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‘Extreme weather a critical concern for the next decade of farming, experts say’

Climate change, extreme weather events and water quality are considered the three biggest challenges likely to affect agriculture in Aotearoa for the next 10 years, according to primary industry experts in a new study funded by Our Land and Water.

As part of the research, over 280 leaders in agribusiness and Māori enterprises, policymakers and academics were asked to rank over 70 international and domestic ‘drivers’ to understand how much they are expected to affect land use in Aotearoa in the upcoming decade. Examples of drivers investigated include nanotechnology, Māori values, and trade policy.

Nearly all experts cited climate change and extreme weather events as the two most critical drivers. Following closely were water quality and agricultural policy as major domestic concerns, and greenhouse gas emissions and trade agreements as pressing international issues.

Prior to seeing the list of drivers, the experts were asked to freely identify and rank their three most ‘front of mind’ (unprompted) issues for the near future. The findings for this part of the research showed climate change as unequivocally the biggest concern held by many, with more than double the ranking score of the second-ranked issue.

The second and third most influential ‘front of mind’ domestic issues were government policy and water quality respectively, with consumer preferences and trade/market access as the equivalently ranked international issues.

“This research captures the zeitgeist of the New Zealand primary sector very well,” says Dr Tim Driver, research lead at Lincoln University. “We’ve had significant world and domestic events captured, particularly the unprompted part. That part reveals quite prominently what’s on the minds of those working in primary production.”

The findings suggest that the widespread devastation caused by the catastrophic flooding of cyclone Gabrielle in early 2023 has brought climate change – and extreme weather as a known consequence – into sharp relief for those working in agriculture and other primary industries. To date, Gabrielle is the country’s costliest non-earthquake natural disaster, with an estimated $2 billion of damage to the food and fibre sector.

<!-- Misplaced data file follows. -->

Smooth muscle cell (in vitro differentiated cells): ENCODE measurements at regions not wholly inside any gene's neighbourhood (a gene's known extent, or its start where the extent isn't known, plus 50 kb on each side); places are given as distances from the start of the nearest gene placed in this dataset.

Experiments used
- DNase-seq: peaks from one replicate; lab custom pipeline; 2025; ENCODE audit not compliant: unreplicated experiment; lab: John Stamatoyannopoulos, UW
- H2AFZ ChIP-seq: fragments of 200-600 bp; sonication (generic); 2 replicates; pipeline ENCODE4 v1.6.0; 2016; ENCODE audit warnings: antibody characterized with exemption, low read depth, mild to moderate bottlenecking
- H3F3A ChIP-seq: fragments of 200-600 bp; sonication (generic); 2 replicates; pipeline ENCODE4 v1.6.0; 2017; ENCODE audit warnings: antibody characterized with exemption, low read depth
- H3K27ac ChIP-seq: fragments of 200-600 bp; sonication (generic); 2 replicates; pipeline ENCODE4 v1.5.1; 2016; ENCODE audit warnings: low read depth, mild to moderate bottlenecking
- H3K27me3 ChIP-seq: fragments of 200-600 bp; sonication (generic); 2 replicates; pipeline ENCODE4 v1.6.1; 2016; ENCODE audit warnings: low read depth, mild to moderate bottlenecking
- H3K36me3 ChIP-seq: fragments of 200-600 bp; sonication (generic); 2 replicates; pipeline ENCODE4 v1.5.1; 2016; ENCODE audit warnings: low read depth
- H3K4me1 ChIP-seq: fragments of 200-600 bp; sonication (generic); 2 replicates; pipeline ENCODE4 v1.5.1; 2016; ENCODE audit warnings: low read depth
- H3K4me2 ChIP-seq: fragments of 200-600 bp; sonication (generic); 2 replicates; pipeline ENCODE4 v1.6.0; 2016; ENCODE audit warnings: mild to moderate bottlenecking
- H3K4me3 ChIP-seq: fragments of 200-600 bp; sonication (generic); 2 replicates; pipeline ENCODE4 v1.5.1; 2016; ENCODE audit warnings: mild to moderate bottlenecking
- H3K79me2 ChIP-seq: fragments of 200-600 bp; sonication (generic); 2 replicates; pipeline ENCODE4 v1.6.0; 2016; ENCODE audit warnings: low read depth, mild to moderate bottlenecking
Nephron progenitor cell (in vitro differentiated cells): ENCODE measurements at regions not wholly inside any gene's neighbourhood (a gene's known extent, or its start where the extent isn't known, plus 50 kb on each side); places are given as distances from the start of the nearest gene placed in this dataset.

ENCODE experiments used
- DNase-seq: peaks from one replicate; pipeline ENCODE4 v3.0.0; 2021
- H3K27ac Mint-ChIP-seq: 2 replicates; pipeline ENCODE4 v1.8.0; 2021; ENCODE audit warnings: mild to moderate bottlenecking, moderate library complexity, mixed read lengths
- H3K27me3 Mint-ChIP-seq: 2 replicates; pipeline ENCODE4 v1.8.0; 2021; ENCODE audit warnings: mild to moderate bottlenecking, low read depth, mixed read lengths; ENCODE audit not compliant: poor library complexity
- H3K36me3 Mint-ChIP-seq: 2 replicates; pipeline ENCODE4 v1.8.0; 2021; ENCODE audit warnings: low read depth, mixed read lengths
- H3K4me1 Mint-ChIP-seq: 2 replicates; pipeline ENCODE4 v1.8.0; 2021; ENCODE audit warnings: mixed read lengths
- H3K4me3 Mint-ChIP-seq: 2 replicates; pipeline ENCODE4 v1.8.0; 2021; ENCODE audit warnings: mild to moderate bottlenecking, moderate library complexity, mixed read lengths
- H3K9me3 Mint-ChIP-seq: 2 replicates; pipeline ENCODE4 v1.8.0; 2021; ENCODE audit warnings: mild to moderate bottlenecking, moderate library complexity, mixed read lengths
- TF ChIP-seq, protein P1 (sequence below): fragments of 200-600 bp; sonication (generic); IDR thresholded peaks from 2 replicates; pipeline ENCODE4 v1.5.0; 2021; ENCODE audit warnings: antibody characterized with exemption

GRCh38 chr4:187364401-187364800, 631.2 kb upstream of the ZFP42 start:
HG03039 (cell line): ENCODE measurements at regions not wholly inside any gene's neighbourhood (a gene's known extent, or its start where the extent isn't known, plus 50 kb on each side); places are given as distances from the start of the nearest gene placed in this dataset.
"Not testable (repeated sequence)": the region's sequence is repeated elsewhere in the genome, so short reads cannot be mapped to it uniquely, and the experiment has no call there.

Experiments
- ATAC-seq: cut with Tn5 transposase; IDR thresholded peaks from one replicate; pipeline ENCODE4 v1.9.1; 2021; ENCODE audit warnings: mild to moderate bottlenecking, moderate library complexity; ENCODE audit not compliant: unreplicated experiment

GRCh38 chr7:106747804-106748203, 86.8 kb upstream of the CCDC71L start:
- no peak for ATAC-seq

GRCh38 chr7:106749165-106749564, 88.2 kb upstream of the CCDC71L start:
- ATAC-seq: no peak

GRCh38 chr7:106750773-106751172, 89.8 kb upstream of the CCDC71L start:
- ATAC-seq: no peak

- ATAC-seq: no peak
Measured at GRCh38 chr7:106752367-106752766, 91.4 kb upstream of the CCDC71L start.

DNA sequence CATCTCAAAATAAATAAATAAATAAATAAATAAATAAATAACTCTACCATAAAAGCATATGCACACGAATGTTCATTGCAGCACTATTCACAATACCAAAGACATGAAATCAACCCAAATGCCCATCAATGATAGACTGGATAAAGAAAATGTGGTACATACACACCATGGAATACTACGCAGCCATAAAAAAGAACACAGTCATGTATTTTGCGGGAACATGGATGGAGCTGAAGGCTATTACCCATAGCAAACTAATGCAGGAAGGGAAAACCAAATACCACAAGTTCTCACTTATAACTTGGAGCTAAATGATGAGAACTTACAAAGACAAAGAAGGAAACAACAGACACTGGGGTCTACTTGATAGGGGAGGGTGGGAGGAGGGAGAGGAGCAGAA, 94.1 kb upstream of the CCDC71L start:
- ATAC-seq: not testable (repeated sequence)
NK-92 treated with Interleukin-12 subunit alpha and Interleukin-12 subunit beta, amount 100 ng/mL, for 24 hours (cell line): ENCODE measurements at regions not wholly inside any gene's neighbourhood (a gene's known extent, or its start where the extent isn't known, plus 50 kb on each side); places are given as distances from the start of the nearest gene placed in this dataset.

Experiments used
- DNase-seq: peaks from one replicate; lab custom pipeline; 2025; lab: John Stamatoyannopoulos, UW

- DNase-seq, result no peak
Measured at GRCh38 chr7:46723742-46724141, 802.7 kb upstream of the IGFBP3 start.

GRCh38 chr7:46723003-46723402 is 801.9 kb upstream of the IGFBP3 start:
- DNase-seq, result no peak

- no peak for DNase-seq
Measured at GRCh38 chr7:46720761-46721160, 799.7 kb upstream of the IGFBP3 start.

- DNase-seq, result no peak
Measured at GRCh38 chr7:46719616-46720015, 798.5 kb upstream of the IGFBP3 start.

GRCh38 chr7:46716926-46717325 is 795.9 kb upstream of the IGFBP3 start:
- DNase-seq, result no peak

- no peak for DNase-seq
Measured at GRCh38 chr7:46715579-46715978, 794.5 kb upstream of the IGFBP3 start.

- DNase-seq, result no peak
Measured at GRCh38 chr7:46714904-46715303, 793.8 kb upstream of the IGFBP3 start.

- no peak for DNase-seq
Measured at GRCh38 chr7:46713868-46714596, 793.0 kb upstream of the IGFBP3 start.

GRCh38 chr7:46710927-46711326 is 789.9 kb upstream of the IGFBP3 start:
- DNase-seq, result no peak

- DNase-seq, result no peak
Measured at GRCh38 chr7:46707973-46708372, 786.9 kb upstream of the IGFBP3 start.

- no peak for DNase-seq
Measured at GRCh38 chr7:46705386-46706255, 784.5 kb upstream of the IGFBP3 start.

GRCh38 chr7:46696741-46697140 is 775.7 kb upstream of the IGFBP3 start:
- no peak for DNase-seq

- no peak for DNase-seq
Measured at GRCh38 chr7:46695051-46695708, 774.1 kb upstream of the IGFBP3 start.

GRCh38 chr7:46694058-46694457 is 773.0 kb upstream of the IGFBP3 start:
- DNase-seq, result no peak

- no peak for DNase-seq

“The extreme weather events that the New Zealand primary sector has experienced, particularly cyclone Gabrielle in Hawkes Bay and surrounding areas, is fresh in people’s minds. This study reflects both the more recent experiences of the primary sector and an emerging awareness of the importance of planning for, and adapting to, climate change and its related extreme weather events.”

Driver says that it is also notable that water quality is ranked highly as a pressing issue when looking across the findings, similar to previous years’ iterations of the study.

“Producers have got this dual pressure of maintaining production versus reducing the environmental impacts, particularly in more intensive sectors such as dairy,” says Driver. “On the one hand you have an ongoing need for water resources to continue production, and on the other hand there’s increasing concern about things such as agricultural runoff entering local water sources and its impacts on biodiversity, ecosystem services, and so on.”

Although the experts participating in the study ranked innovative technologies as low impact compared to ‘more pressing’ issues, the researchers suggest that A.I. could be an emerging game changer in helping producers adapt to climate change and extreme weather events. A.I. has recently been shown to help farmers in the UK choose the right seeds to grow in specific weather conditions and support Cantabrians in irrigating their farmland more effectively during droughts.

“The potential is just astronomically huge, as A.I. can be used in sectors that aren’t commonly associated with techs, such as agriculture,” says Driver. “It can potentially provide farmers and land managers with information that they wouldn’t normally have access to. The knowledge and expertise of New Zealand producers is immense, but A.I. could be a useful tool to complement that.

“Right now, the cost and lack of connectivity in rural areas does create a barrier, such as not being able to get 5G way out in the paddocks, but over time it will likely get cheaper as providers roll out better connectivity in more remote areas. By the end of the decade, we will see it being used much more widely in the primary sector.”

While adapting to climate change is clearly the highest priority, the researchers say the complexity of all the drivers acting together means it would be remiss to not include other issues in decision-making. Examples of these include animal welfare, environmental policies, consumer demands for more ethical production, the financial sector’s move towards ethical and social investing criteria, and the potential effects of war on international trading.

 

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